17. Is a joint venture wholly owned by natural persons a taxable entity?

No; a joint venture that is wholly and directly owned by natural persons is not a taxable entity. (Updated 06/19/08)

New Rules for Credit Cards in 2010

April 12, 2010

New protections for credit cardholders take effect in February 2010.

A new law governing credit card accounts and terms — the Credit Card Accountability and Disclosure Act of 2009 — was passed by Congress and signed into law by President Obama in May 2009. Also called the Credit CARD Act, the law provides new protections to credit cardholders by limiting interest rate hikes, providing more disclosures in plain language, eliminating some unfair billing practices, and limiting the availability of cards to consumers under the age of 21.

Most of the changes are effective as of February 22, 2010, although some took effect on August 20, 2009, and a few others are slated to be in place as of August 22, 2010. Here are some highlights of the new federal credit card bill.

Limits on Interest Rate Increases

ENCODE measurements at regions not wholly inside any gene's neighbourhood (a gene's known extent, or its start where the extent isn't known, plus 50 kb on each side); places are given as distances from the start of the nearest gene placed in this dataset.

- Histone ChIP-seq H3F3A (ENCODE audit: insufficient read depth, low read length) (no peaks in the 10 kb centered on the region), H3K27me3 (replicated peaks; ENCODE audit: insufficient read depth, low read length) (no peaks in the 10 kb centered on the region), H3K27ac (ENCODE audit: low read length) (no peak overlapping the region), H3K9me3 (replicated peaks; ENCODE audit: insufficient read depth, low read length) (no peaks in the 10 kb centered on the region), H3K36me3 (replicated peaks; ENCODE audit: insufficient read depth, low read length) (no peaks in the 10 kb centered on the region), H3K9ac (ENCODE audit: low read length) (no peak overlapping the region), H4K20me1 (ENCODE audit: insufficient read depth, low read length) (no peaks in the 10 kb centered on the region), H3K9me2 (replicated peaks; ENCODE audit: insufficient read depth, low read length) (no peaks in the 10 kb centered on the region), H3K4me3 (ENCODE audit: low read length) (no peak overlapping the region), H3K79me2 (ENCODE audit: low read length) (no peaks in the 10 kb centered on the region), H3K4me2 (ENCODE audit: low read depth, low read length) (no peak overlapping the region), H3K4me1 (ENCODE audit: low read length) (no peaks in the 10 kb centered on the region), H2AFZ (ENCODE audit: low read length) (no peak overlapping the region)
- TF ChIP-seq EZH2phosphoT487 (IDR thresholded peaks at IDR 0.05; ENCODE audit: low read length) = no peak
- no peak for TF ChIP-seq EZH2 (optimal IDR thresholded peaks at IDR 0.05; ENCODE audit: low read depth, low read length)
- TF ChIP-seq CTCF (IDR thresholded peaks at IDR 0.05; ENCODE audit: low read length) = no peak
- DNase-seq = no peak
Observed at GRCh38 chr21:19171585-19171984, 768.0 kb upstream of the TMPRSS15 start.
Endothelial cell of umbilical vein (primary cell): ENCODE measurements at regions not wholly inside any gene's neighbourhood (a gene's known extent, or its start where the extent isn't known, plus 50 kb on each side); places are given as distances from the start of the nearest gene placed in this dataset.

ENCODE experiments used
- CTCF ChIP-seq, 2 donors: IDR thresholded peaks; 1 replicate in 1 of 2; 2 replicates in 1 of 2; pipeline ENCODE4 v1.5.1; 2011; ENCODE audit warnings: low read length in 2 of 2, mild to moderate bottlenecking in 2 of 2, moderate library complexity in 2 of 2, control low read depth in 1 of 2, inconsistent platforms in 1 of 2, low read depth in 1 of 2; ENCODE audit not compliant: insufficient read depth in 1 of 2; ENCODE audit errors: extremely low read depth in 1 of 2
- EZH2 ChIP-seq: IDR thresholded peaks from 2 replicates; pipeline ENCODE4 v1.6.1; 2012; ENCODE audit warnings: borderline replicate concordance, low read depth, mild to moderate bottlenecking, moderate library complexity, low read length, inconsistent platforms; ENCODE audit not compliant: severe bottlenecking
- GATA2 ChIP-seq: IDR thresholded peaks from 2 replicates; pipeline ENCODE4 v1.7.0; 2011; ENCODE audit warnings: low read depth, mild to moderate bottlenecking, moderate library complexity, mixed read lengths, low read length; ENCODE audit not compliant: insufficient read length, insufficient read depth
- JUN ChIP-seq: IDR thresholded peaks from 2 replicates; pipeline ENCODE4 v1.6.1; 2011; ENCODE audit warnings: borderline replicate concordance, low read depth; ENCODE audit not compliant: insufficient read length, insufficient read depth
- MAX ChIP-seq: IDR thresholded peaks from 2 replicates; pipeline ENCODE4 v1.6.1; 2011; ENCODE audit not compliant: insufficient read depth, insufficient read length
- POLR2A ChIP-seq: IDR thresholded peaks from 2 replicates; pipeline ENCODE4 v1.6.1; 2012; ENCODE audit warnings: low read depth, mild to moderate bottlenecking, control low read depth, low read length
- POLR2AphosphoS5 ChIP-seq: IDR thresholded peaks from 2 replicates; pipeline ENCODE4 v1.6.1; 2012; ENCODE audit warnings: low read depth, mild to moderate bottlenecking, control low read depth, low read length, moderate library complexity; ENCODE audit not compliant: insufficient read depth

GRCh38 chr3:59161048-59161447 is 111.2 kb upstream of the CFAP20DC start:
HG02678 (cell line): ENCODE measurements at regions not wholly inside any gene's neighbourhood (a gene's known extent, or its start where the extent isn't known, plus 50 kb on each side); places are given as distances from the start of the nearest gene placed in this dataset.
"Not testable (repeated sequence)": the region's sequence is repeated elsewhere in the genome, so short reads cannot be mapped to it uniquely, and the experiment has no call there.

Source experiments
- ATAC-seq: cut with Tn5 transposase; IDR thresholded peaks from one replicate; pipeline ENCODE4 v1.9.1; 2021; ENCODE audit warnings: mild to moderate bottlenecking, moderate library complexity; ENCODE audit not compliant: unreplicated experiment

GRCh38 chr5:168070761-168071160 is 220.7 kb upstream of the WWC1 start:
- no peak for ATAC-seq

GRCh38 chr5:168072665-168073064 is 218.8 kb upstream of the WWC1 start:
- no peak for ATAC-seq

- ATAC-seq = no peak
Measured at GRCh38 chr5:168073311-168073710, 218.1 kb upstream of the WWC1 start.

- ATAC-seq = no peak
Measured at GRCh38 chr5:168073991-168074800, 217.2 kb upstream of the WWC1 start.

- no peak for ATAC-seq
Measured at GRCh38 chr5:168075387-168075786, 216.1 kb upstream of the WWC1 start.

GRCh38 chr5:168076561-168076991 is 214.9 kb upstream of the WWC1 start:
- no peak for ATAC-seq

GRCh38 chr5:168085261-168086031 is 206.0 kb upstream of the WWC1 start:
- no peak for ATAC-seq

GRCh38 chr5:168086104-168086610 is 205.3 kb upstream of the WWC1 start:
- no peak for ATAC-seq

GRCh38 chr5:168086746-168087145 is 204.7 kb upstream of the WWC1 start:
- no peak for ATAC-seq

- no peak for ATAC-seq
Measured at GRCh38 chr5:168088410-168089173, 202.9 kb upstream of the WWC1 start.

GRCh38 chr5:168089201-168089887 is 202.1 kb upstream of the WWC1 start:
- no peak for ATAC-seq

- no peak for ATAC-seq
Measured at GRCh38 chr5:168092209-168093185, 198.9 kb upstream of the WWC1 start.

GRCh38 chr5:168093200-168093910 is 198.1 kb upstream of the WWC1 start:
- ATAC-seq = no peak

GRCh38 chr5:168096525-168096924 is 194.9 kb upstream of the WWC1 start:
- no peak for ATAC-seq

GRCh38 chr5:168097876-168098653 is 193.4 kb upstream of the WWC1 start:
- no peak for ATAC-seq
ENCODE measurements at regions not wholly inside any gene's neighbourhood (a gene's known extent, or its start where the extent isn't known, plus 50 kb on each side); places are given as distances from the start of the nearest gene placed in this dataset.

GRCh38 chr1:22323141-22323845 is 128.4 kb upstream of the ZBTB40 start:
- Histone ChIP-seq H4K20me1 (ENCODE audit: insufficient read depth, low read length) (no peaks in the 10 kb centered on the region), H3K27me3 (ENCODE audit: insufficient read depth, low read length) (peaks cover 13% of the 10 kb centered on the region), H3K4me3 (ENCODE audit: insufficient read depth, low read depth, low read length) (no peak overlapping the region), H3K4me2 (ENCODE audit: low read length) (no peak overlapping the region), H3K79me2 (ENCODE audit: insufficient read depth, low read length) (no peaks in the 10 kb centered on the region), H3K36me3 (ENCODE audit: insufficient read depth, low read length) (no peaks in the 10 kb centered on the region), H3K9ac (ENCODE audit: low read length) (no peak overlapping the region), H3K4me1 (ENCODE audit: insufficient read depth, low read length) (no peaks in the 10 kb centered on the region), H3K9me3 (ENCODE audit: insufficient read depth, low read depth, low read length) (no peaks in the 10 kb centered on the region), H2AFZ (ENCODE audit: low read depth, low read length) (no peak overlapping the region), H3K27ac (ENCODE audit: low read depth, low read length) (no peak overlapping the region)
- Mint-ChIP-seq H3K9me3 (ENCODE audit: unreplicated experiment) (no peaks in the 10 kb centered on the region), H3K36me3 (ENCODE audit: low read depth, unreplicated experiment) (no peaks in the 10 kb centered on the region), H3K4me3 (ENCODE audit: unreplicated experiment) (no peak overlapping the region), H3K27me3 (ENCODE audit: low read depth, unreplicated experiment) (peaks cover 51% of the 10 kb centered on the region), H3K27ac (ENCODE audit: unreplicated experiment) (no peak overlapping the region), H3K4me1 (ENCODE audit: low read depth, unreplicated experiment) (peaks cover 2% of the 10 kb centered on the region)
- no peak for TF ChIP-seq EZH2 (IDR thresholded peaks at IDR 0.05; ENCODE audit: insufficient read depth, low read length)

In the past, credit card issuers could increase the annual percentage rate (APR) on a credit card at any time, with minimal advance notice to consumers. The new Credit CARD Act places restrictions on APR rate hikes. (The APR is the cost of credit expressed as a yearly rate, including interest and other charges.)

Note: The new credit card law does not put a cap on the APR that banks can charge. This means that it’s still important to shop for a card with the best terms for you and to use your cards wisely.

No APR Rate Hikes in First Year

As of February 22, 2010, card issuers are banned from increasing the APR rate on a new card for one year. There are only four exceptions to this rule: